The robustness of age-related gait adaptations: Can running counterbalance the consequences of ageing?

H.H.C.M. Savelberg*, L.B. Verdijk, P.J. Willems, K. Meijer

*Corresponding author for this work

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Previous studies showed age-related redistribution of joint torques from ankle joint plantar flexion to hip joint extension in gait. In the present study it was hypothesized that running can prevent the occurrence of this joint torque redistribution. Four groups of subjects participated in this study (young and elderly both physically active and inactive). All subjects walked at a comfortable, preferred velocity and at an imposed velocity of 1.5m/s. Kinematics of lower limb segments and ground reaction forces were assessed. Inverse dynamics method was applied to determine torques around ankle, knee and hip joints. A redistribution of joint torques from plantar flexion to hip joint extension was found to occur in both active and inactive elderly. However, the active elderly had a larger increase of the hip extension torque. By this they are able to maintain the support torque at the level of young subjects. Inactive elderly displayed reduced support torques. It is concluded that the age-related redistribution of joint torques is an important phenomenon. Frequent running does not prevent this shift. Active elderly increase this redistribution to compensate for muscle function reduction. AD - Department of Human Movement Science, Nutrition and Toxicology Research Institute Maastricht (NUTRIM), Faculty of Health Sciences, Universiteit Maastricht, The Netherlands.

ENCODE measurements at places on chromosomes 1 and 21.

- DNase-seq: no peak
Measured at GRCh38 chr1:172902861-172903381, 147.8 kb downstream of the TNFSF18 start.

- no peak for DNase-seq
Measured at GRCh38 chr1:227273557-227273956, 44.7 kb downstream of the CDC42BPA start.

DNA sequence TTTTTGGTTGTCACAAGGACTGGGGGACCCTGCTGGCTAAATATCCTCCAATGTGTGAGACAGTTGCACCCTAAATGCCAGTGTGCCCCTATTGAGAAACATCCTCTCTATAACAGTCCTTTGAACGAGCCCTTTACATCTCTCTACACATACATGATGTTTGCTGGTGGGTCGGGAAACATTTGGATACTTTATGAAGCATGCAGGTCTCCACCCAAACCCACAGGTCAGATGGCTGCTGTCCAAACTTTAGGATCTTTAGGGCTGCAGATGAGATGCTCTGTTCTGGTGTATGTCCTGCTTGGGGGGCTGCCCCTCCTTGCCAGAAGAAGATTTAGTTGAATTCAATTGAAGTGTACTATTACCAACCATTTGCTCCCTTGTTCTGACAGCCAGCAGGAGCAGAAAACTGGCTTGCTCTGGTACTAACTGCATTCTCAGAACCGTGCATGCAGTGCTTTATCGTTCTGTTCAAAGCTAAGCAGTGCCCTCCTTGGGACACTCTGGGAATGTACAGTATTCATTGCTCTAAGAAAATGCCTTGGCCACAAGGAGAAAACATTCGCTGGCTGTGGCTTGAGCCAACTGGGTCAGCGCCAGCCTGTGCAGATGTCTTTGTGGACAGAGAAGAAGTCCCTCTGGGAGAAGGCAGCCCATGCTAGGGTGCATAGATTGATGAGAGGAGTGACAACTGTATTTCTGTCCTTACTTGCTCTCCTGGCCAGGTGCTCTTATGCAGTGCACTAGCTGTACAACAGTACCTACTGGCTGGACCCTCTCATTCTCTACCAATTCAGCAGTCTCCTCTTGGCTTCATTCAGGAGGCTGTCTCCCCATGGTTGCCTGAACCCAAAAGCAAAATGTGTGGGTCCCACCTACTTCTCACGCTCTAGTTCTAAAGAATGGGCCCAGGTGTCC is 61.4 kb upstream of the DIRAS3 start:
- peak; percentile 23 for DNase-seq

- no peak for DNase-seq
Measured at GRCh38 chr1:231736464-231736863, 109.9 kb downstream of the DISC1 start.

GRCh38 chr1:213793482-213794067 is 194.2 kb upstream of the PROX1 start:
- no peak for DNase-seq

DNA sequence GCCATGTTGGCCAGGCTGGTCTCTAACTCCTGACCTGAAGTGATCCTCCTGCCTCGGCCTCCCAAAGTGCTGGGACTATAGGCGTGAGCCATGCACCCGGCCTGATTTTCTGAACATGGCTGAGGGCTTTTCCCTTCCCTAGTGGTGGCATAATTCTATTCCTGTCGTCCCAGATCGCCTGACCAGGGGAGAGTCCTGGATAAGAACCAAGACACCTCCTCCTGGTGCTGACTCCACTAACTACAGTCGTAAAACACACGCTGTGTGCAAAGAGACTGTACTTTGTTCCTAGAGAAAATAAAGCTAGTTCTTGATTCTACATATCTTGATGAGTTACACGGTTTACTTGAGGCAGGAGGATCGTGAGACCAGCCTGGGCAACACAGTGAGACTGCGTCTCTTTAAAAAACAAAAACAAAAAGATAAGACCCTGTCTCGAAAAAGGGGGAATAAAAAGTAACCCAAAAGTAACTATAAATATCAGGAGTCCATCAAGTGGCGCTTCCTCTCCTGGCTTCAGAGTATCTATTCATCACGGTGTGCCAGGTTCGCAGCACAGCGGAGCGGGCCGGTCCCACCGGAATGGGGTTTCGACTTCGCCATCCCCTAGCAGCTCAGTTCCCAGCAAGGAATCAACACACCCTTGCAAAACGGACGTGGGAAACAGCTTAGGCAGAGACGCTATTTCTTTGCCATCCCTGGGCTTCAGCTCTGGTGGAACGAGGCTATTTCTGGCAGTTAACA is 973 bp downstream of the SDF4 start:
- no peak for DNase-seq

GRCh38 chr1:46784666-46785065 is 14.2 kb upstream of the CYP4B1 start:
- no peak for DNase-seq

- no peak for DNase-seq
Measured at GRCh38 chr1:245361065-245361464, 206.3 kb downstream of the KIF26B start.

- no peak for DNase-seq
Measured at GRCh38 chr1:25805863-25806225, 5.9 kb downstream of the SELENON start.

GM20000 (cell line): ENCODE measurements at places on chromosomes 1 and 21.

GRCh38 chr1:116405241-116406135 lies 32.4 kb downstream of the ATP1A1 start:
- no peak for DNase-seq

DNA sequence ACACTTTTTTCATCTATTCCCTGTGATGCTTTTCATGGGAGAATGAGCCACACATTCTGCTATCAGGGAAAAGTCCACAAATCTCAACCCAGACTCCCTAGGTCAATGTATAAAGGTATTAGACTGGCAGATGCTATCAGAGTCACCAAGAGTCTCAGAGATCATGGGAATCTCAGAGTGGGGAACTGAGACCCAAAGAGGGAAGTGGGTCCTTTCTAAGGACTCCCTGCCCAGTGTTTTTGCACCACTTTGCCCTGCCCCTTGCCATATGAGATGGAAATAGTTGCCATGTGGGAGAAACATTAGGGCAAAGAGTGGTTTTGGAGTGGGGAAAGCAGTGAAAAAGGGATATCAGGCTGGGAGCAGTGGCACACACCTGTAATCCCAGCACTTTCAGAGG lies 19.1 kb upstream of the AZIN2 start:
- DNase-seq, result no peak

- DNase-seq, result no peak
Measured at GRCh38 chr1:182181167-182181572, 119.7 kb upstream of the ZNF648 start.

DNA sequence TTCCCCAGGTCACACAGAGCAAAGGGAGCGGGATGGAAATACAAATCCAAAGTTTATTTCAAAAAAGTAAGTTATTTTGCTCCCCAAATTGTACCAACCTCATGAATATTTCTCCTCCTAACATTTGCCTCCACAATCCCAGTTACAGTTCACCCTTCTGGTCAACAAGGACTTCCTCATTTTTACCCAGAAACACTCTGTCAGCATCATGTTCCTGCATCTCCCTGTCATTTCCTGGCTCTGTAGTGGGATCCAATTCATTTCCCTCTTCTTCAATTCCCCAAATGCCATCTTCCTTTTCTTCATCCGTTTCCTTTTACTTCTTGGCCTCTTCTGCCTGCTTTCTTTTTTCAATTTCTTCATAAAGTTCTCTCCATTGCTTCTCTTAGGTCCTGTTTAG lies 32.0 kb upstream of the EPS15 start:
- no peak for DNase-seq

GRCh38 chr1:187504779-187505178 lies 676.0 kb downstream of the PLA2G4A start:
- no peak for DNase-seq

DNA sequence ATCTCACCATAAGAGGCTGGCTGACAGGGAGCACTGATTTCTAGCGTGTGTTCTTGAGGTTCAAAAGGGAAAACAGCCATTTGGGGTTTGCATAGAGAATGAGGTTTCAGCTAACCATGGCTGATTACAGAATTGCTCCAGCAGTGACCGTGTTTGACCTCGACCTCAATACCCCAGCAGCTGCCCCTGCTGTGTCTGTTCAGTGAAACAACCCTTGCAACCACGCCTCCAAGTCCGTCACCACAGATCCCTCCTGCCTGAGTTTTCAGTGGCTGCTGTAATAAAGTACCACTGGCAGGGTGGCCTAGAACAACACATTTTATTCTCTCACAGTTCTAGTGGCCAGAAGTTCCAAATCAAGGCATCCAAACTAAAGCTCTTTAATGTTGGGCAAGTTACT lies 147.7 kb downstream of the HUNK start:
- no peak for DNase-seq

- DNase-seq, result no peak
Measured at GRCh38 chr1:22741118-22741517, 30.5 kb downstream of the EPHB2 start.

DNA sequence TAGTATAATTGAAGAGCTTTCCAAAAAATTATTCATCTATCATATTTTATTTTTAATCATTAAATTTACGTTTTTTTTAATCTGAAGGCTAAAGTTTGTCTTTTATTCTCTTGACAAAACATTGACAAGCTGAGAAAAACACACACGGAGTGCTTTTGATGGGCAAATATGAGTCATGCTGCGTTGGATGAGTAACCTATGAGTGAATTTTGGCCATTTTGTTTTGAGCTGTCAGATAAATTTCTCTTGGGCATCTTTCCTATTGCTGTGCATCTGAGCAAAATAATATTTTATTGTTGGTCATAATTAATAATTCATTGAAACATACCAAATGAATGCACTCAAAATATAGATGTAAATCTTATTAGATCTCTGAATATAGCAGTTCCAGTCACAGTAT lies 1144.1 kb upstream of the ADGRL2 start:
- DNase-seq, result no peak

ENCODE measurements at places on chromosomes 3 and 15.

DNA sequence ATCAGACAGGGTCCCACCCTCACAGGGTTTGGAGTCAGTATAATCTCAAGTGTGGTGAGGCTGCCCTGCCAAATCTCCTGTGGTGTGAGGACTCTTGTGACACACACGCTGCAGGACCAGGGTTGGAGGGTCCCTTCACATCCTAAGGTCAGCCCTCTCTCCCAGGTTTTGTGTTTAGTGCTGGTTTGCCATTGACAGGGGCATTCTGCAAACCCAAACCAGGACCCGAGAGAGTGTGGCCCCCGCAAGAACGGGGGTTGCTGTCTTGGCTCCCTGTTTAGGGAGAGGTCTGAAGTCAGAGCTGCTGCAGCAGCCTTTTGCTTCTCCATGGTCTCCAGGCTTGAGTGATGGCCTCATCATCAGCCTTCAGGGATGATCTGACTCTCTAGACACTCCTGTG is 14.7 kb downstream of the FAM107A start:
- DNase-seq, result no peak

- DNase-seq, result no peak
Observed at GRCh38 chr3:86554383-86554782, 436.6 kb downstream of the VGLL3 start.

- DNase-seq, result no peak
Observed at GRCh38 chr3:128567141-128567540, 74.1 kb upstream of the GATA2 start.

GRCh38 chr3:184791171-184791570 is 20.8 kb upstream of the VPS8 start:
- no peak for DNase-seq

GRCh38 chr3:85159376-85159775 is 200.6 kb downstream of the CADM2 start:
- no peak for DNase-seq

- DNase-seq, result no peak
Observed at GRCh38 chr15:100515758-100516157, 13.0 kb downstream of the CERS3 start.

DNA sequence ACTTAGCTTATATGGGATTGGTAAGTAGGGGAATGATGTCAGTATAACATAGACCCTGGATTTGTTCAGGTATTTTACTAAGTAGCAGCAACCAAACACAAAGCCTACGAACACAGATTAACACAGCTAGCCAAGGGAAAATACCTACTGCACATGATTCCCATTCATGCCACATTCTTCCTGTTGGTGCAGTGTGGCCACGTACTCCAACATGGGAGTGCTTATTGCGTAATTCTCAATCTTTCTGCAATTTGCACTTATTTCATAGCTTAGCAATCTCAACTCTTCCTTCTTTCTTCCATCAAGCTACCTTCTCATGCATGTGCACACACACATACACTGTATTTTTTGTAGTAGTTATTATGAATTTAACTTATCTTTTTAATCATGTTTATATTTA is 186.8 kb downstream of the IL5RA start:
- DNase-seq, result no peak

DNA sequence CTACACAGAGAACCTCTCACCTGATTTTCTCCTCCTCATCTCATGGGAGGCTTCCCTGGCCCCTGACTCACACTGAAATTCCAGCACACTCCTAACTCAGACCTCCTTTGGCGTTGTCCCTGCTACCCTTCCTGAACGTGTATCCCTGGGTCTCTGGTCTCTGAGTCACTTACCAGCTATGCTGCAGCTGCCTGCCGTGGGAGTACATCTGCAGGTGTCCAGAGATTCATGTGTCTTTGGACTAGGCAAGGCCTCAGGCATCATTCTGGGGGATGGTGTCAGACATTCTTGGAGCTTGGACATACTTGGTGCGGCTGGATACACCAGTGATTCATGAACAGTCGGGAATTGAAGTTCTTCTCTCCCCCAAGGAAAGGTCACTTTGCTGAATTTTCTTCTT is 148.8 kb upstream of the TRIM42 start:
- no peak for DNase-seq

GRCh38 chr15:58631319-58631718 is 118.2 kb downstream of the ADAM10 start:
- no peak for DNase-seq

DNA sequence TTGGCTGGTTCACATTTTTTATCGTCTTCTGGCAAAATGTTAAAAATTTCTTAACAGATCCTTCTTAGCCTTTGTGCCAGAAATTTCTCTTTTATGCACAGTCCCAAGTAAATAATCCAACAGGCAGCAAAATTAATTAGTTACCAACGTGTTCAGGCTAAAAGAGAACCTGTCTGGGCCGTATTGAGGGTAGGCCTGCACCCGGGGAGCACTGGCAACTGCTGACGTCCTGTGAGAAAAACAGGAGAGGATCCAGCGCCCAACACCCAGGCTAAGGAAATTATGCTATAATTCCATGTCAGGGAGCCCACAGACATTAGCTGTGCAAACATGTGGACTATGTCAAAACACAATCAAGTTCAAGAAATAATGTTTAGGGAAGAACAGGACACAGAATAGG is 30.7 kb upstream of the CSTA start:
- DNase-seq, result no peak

Original languageEnglish
Pages (from-to)259-266
JournalGait & Posture
Issue number2
Publication statusPublished - 1 Jan 2007

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